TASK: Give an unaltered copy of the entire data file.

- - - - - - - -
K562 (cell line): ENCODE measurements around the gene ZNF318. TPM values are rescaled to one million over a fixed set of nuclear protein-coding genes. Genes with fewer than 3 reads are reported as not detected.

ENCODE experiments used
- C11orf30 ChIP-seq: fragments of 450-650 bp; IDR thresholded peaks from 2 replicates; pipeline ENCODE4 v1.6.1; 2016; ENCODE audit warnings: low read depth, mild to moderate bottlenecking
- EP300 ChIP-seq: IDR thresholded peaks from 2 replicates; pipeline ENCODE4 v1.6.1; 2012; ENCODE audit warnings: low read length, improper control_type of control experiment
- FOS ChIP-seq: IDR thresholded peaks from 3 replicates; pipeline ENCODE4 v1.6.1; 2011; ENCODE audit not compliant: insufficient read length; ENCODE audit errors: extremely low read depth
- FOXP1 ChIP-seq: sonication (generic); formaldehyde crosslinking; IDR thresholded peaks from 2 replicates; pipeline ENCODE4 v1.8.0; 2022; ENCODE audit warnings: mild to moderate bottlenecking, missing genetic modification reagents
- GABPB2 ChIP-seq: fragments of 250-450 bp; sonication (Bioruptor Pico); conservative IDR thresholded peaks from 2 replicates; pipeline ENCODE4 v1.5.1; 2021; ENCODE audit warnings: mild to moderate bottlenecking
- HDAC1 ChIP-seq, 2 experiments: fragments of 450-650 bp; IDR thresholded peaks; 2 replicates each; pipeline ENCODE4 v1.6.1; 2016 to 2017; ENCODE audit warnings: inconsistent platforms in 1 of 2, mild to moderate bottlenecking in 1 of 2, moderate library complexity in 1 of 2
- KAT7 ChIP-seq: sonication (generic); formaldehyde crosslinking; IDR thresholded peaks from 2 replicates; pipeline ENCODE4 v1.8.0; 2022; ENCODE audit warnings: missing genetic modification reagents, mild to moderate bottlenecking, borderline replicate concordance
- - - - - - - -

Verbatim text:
K562 (cell line): ENCODE measurements around the gene ZNF318. TPM values are rescaled to one million over a fixed set of nuclear protein-coding genes. Genes with fewer than 3 reads are reported as not detected.

ENCODE experiments used
- C11orf30 ChIP-seq: fragments of 450-650 bp; IDR thresholded peaks from 2 replicates; pipeline ENCODE4 v1.6.1; 2016; ENCODE audit warnings: low read depth, mild to moderate bottlenecking
- EP300 ChIP-seq: IDR thresholded peaks from 2 replicates; pipeline ENCODE4 v1.6.1; 2012; ENCODE audit warnings: low read length, improper control_type of control experiment
- FOS ChIP-seq: IDR thresholded peaks from 3 replicates; pipeline ENCODE4 v1.6.1; 2011; ENCODE audit not compliant: insufficient read length; ENCODE audit errors: extremely low read depth
- FOXP1 ChIP-seq: sonication (generic); formaldehyde crosslinking; IDR thresholded peaks from 2 replicates; pipeline ENCODE4 v1.8.0; 2022; ENCODE audit warnings: mild to moderate bottlenecking, missing genetic modification reagents
- GABPB2 ChIP-seq: fragments of 250-450 bp; sonication (Bioruptor Pico); conservative IDR thresholded peaks from 2 replicates; pipeline ENCODE4 v1.5.1; 2021; ENCODE audit warnings: mild to moderate bottlenecking
- HDAC1 ChIP-seq, 2 experiments: fragments of 450-650 bp; IDR thresholded peaks; 2 replicates each; pipeline ENCODE4 v1.6.1; 2016 to 2017; ENCODE audit warnings: inconsistent platforms in 1 of 2, mild to moderate bottlenecking in 1 of 2, moderate library complexity in 1 of 2
- KAT7 ChIP-seq: sonication (generic); formaldehyde crosslinking; IDR thresholded peaks from 2 replicates; pipeline ENCODE4 v1.8.0; 2022; ENCODE audit warnings: missing genetic modification reagents, mild to moderate bottlenecking, borderline replicate concordance